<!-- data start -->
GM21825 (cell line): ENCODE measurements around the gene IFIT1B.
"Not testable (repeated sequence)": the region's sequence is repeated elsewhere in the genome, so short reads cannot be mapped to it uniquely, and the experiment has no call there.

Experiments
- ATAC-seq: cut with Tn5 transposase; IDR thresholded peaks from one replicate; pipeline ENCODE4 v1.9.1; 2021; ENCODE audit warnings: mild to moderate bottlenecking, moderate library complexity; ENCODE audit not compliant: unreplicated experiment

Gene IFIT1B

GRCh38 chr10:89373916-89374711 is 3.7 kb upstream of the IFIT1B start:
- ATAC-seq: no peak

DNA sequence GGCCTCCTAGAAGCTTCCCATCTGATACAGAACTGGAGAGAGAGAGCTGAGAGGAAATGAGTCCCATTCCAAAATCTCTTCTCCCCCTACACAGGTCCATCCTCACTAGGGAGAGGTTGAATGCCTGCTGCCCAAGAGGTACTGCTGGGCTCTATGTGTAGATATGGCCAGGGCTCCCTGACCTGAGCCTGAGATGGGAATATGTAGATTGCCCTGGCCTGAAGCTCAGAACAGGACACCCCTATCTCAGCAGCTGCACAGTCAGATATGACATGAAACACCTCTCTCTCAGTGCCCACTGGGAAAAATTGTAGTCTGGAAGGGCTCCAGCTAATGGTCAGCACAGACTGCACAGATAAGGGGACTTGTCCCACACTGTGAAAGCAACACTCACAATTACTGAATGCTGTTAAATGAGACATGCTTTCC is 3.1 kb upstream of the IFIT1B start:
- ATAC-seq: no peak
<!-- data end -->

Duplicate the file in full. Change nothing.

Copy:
GM21825 (cell line): ENCODE measurements around the gene IFIT1B.
"Not testable (repeated sequence)": the region's sequence is repeated elsewhere in the genome, so short reads cannot be mapped to it uniquely, and the experiment has no call there.

Experiments
- ATAC-seq: cut with Tn5 transposase; IDR thresholded peaks from one replicate; pipeline ENCODE4 v1.9.1; 2021; ENCODE audit warnings: mild to moderate bottlenecking, moderate library complexity; ENCODE audit not compliant: unreplicated experiment

Gene IFIT1B

GRCh38 chr10:89373916-89374711 is 3.7 kb upstream of the IFIT1B start:
- ATAC-seq: no peak

DNA sequence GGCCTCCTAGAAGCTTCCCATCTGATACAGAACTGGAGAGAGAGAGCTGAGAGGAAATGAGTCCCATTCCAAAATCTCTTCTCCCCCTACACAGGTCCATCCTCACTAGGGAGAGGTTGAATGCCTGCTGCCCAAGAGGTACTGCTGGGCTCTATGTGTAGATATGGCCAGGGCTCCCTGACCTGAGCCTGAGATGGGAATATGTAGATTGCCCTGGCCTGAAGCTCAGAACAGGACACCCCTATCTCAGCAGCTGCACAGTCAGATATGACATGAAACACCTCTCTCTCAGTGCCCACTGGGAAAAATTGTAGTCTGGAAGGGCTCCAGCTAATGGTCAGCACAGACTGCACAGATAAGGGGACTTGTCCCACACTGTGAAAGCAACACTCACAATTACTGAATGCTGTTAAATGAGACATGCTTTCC is 3.1 kb upstream of the IFIT1B start:
- ATAC-seq: no peak